Boarding that flight, I found my self back in the same seat on a new plane – one without food – and finally on my way. As we crossed 10,000ft I turned on my laptop and found internets were down. It was fine. I had 3 hours of battery, and 3 hours of work I could do offline. But I missed that Skype invite from that mystery “Call me” tweeter.
Landing in LA, I started walking towards car rental while I worked on retrieving my tweets and mail. One hand worked the phone while the other steered the luggage, and I walked dangerously based on peripheral vision and a fairly robust knowledge of the American terminal at LAX. There was that person again in my twitter stream – checking on me, and offering info that tickets were available on Southwest, and he could help.
I have to admit, on landing in LA I was a digital mess. My laptop was dead, my phone was dying, my iPad was discombobulated by the Edge network. Trying to respond became a matter of sitting on the floor next to an outlet, realizing the internet God was not with me, and deciding to call that mystery number. @Fujiyakumo – another astronomy loving tech head – was offering me a golden ticket to San Jose. A stranger had solved a problem that to me was about to be 6 hours of pain, with a few clicks of a mouse that were clips I couldn’t have made.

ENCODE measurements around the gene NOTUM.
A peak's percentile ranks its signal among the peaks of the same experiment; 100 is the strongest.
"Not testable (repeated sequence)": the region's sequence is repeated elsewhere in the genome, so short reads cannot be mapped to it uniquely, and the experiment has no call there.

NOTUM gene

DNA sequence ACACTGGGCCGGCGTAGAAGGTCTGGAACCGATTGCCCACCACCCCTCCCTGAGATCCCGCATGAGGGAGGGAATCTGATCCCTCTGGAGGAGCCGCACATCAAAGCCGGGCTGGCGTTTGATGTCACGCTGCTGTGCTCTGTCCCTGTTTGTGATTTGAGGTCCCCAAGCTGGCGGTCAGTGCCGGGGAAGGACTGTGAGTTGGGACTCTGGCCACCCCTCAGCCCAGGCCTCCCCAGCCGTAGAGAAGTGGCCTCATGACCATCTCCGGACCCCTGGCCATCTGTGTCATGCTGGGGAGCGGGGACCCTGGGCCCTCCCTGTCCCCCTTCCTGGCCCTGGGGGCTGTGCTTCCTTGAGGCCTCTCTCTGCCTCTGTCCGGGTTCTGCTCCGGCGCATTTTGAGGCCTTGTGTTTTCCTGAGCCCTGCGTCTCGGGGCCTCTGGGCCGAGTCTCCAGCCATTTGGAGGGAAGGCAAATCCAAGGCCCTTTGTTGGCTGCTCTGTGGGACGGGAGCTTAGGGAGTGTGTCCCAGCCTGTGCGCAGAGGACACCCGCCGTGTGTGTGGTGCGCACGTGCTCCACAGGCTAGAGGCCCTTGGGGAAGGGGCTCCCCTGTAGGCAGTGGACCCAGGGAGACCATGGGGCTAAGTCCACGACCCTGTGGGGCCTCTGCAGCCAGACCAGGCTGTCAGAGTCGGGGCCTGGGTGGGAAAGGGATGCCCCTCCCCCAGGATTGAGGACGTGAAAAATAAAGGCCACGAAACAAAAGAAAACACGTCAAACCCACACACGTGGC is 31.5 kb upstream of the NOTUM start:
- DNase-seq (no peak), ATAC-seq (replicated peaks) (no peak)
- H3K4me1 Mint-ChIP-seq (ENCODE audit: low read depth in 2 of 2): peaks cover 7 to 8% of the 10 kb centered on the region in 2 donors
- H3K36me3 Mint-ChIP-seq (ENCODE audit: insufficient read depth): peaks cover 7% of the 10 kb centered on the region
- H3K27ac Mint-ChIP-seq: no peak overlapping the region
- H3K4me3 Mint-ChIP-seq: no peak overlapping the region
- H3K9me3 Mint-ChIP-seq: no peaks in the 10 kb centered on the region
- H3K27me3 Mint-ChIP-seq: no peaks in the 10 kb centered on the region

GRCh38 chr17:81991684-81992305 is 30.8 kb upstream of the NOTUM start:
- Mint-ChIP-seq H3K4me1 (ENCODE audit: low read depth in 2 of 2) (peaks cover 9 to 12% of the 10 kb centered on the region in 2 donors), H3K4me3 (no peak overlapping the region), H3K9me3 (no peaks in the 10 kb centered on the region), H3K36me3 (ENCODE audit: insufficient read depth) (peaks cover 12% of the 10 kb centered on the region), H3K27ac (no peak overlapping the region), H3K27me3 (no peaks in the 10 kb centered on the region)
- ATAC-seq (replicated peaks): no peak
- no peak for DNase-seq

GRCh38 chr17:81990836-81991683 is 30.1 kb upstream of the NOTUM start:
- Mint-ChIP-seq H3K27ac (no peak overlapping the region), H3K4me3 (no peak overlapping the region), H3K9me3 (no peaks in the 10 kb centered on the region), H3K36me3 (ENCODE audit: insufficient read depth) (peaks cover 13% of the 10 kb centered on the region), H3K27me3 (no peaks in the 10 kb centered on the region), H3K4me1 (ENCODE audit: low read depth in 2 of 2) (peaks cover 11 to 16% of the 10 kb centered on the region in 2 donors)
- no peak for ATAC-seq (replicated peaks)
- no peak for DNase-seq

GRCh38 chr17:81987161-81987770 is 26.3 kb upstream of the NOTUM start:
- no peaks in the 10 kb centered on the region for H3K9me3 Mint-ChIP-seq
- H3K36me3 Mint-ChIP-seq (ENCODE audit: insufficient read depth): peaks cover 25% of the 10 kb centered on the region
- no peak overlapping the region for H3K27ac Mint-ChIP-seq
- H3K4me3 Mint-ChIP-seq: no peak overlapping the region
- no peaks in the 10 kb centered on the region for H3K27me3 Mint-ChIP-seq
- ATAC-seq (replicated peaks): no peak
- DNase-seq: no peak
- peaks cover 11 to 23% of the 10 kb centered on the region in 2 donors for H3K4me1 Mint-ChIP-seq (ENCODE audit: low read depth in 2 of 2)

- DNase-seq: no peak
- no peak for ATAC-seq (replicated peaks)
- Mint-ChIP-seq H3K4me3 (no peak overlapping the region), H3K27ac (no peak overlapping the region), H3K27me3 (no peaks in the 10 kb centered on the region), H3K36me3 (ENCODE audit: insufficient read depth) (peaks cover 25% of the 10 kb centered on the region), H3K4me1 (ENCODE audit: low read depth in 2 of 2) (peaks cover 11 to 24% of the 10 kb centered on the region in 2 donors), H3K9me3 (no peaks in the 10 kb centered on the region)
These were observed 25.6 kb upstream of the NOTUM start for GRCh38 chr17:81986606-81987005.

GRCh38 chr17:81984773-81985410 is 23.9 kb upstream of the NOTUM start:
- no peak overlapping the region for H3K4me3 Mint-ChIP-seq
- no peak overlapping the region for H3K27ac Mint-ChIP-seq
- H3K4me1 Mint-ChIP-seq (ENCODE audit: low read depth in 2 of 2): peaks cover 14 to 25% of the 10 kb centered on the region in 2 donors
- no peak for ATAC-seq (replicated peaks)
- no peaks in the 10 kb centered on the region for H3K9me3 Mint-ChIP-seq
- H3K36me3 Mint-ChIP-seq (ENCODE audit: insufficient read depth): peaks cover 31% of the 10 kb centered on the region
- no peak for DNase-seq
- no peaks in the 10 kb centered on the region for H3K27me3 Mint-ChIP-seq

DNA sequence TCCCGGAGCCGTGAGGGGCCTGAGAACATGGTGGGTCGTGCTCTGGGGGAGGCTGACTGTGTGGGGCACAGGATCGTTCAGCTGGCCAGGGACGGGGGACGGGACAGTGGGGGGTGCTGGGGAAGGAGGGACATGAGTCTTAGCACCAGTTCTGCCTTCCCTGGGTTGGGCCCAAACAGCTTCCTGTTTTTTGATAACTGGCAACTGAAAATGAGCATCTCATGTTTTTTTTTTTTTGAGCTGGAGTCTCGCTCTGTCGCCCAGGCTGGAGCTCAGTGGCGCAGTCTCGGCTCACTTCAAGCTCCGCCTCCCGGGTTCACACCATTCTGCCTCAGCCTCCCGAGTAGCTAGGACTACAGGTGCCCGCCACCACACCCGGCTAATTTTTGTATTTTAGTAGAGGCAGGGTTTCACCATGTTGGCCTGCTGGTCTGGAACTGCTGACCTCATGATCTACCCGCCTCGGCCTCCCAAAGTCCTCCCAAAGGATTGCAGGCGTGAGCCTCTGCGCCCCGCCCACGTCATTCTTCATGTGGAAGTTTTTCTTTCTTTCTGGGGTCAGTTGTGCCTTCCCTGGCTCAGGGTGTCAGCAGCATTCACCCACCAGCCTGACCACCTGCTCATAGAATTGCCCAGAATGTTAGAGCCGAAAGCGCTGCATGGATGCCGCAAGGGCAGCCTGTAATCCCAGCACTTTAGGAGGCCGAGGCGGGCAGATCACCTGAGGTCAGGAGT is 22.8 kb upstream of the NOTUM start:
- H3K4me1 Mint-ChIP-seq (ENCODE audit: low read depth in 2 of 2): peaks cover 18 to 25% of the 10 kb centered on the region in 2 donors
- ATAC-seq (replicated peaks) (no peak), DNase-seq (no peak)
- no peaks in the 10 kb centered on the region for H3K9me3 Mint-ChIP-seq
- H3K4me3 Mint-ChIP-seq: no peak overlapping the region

After a precautionary mad dash from LAX’s terminal 4 to terminal 1 (where cutting the diagonal isn’t allowed), I found myself at a gate with enough time to get a coffee, a donut, and a jolt of electricity that would carry me the rest of the way to my temporary home at a friend’s. Without @Fujiyakumo’s help, I’d probably still be driving – probably just be getting to the outer edges of the Bay Area mega sprawl. I wouldn’t have my talk ready for tomorrow, and I wouldn’t be curled up in bed having taken photos of the Moon and Jupiter.
Everyday I read stories about scams, and how people bully and take advantage, and how generally online is an ugly place where you need to be able to recognize when you need to click away from a conversation to keep yourself safe.
Today wasn’t everyday. Today I learned the internet is full of good people who want to reach out and help, and who make the world better by paying it forward.
Today was a weird day. It was a memorable day. But the only parts of today I’d really change are getting up at 6:30am and canceling the meet up. Thanks to the emergency landing I now know more about trust and goodness then I knew before, and for this, I cannot thank all of you enough. At the end of the day, today was a good day.